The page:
... perspiration broke out on the cheeks of Caleb Barter as he worked quickly to place the girl entirely under his skilled hypnosis. At last she stood like a statue, her wide-open eyes staring into space, straight ahead. She did not move. She scarcely ...
— The Mind Master • Arthur J. Burks

... with little interruption till he was eighteen or nineteen. The later volumes are of nearly quarto size and very thick, some of them containing from four to six hundred closely covered pages; the handwriting is small, no doubt for economy of space, but very clear. The subjects are physiological, pathological, and anatomical, with more or less of general natural history. This series of books is kept with remarkable neatness. Even in the boy's copy-books, containing exercises ...
— Louis Agassiz: His Life and Correspondence • Louis Agassiz

... bright as to-day, and Grey Eagle, the medicine man, had hung on a pole the prizes that were to be given to the party that succeeded in throwing the ball into a space ...
— Dahcotah - Life and Legends of the Sioux Around Fort Snelling • Mary Eastman

... frame, the carding engine, and the other machines which Arkwright brought out in a finished state, required both more space than could be found in a cottage, and more power than could be applied by the human arm. Their weight also rendered it necessary to place them in strongly-built walls, and they also could not be advantageously turned by any power then known but that of water. Further, the ...
— The Evolution of Modern Capitalism - A Study of Machine Production • John Atkinson Hobson

... was cold and damp; her hands and face were cold and damp with horror; a heavy weight again seized her and clung to her, and in her mind a great space opened for thoughts that had ...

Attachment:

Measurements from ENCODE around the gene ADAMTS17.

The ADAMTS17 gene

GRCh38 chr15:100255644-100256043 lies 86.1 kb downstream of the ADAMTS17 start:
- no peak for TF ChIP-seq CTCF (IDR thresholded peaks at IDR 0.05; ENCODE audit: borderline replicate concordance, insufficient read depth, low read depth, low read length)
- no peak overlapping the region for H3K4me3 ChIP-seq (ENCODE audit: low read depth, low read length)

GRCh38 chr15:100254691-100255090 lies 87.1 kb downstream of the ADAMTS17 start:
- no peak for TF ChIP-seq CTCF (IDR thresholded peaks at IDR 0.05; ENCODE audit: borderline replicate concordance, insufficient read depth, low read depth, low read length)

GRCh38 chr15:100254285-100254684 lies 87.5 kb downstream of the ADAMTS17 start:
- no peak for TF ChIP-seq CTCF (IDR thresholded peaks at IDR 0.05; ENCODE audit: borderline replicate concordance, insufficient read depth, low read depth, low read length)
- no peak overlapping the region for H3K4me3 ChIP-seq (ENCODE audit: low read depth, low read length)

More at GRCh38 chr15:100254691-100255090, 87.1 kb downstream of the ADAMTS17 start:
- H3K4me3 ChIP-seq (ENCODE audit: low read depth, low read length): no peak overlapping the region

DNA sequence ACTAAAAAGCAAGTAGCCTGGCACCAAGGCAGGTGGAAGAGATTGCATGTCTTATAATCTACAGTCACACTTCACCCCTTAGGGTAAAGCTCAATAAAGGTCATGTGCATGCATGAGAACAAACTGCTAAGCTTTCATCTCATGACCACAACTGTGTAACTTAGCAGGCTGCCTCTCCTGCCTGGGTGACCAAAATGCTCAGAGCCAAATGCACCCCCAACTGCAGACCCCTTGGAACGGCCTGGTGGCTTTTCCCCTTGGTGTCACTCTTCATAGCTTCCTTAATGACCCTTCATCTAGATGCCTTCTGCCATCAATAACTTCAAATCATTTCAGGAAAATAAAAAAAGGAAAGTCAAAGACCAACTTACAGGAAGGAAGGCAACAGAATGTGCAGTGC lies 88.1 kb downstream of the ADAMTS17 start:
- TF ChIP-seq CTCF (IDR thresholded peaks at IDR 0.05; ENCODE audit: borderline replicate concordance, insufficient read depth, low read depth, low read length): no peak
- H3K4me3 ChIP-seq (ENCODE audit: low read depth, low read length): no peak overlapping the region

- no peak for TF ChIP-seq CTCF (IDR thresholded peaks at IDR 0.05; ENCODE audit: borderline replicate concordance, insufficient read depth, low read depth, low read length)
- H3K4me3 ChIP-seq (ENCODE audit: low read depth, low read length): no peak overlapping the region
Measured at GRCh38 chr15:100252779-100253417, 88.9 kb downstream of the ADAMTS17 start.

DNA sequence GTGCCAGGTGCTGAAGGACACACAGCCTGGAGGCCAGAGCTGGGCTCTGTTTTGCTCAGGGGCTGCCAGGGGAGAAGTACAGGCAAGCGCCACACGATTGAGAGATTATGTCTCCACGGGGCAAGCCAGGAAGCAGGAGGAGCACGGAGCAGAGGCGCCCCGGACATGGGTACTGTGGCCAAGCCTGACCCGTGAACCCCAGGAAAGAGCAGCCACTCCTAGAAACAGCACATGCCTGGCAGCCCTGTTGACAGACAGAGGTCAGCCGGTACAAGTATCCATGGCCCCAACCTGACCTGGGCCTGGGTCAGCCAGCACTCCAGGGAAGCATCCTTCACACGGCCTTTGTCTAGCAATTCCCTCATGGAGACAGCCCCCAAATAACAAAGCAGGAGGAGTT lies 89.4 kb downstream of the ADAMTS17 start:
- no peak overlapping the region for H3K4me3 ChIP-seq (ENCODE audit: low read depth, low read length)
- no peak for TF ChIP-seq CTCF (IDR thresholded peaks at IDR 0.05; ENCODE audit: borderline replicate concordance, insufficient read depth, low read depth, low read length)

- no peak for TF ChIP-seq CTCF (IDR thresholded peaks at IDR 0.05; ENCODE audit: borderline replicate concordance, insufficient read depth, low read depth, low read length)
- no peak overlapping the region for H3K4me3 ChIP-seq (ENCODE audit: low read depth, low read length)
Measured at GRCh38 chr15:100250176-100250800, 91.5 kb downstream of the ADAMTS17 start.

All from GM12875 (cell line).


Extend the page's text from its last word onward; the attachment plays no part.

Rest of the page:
— What the Moon Saw: and Other Tales • Hans Christian Andersen

... effect to its provisions. All the means within their control were therefore brought into requisition to expedite the adjudication of claims, and I am gratified to be able to state that near 100,000 applications have been considered and about 70,000 warrants issued within the short space of nine months. If adequate provision be made by law to carry into effect the recommendations of the Department, it is confidently expected that before the close of the next fiscal year all who are entitled to the benefits of the act will have ...
— State of the Union Addresses of Millard Fillmore • Millard Fillmore

... that stood against the wall upon the altar, of which the good priest was not a little vain, inasmuch as it had been of his own procuring. A public road of course ran past it, or rather skirted the green unenclosed space, by which, in common with most country edifices, it was surrounded. Another road joined that which we have mentioned, within a few perches of it, so that it stood at what might be nearly considered a cross-road. ...
— The Tithe-Proctor - The Works of William Carleton, Volume Two • William Carleton

... one of the stories which rough, honest, fear-nothing Sandy Reed told, in relating his adventures. Now, it came to pass, when Patrick, the foundling of whom he has spoken, had been sheltered beneath his roof for the space of seventeen years, that Sandy, having introduced the cultivation of turnips upon the lowlands of his farm, proposed to go to Whitsome fair, to purchase cattle to fatten with them, and also sheep from the Lammermuirs ...